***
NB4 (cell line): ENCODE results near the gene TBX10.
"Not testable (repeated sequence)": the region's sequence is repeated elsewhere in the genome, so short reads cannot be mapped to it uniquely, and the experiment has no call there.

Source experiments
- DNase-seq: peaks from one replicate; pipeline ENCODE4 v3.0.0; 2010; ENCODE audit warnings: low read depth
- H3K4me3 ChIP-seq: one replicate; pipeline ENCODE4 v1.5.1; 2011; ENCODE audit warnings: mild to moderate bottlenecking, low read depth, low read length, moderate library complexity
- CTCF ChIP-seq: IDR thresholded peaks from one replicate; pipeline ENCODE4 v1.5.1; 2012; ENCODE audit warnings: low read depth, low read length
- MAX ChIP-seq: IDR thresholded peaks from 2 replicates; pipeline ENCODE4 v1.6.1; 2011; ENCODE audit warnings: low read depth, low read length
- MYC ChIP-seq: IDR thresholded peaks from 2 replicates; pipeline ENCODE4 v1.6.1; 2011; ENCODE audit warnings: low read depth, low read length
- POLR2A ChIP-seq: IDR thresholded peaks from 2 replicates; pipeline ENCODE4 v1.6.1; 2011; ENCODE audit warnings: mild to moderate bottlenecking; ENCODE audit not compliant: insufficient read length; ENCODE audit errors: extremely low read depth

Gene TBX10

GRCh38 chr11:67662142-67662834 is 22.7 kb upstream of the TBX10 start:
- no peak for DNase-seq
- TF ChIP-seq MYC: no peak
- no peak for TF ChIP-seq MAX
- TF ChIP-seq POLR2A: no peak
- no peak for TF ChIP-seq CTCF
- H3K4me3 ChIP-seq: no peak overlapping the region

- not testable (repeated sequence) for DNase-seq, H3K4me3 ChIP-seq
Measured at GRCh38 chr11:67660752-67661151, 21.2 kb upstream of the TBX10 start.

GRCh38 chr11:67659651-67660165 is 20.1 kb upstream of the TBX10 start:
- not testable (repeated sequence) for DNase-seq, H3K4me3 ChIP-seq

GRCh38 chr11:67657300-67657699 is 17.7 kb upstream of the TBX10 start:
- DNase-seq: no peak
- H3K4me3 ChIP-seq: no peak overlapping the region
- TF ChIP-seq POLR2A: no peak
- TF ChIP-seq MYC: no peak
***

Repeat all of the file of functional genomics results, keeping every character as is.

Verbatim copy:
NB4 (cell line): ENCODE results near the gene TBX10.
"Not testable (repeated sequence)": the region's sequence is repeated elsewhere in the genome, so short reads cannot be mapped to it uniquely, and the experiment has no call there.

Source experiments
- DNase-seq: peaks from one replicate; pipeline ENCODE4 v3.0.0; 2010; ENCODE audit warnings: low read depth
- H3K4me3 ChIP-seq: one replicate; pipeline ENCODE4 v1.5.1; 2011; ENCODE audit warnings: mild to moderate bottlenecking, low read depth, low read length, moderate library complexity
- CTCF ChIP-seq: IDR thresholded peaks from one replicate; pipeline ENCODE4 v1.5.1; 2012; ENCODE audit warnings: low read depth, low read length
- MAX ChIP-seq: IDR thresholded peaks from 2 replicates; pipeline ENCODE4 v1.6.1; 2011; ENCODE audit warnings: low read depth, low read length
- MYC ChIP-seq: IDR thresholded peaks from 2 replicates; pipeline ENCODE4 v1.6.1; 2011; ENCODE audit warnings: low read depth, low read length
- POLR2A ChIP-seq: IDR thresholded peaks from 2 replicates; pipeline ENCODE4 v1.6.1; 2011; ENCODE audit warnings: mild to moderate bottlenecking; ENCODE audit not compliant: insufficient read length; ENCODE audit errors: extremely low read depth

Gene TBX10

GRCh38 chr11:67662142-67662834 is 22.7 kb upstream of the TBX10 start:
- no peak for DNase-seq
- TF ChIP-seq MYC: no peak
- no peak for TF ChIP-seq MAX
- TF ChIP-seq POLR2A: no peak
- no peak for TF ChIP-seq CTCF
- H3K4me3 ChIP-seq: no peak overlapping the region

- not testable (repeated sequence) for DNase-seq, H3K4me3 ChIP-seq
Measured at GRCh38 chr11:67660752-67661151, 21.2 kb upstream of the TBX10 start.

GRCh38 chr11:67659651-67660165 is 20.1 kb upstream of the TBX10 start:
- not testable (repeated sequence) for DNase-seq, H3K4me3 ChIP-seq

GRCh38 chr11:67657300-67657699 is 17.7 kb upstream of the TBX10 start:
- DNase-seq: no peak
- H3K4me3 ChIP-seq: no peak overlapping the region
- TF ChIP-seq POLR2A: no peak
- TF ChIP-seq MYC: no peak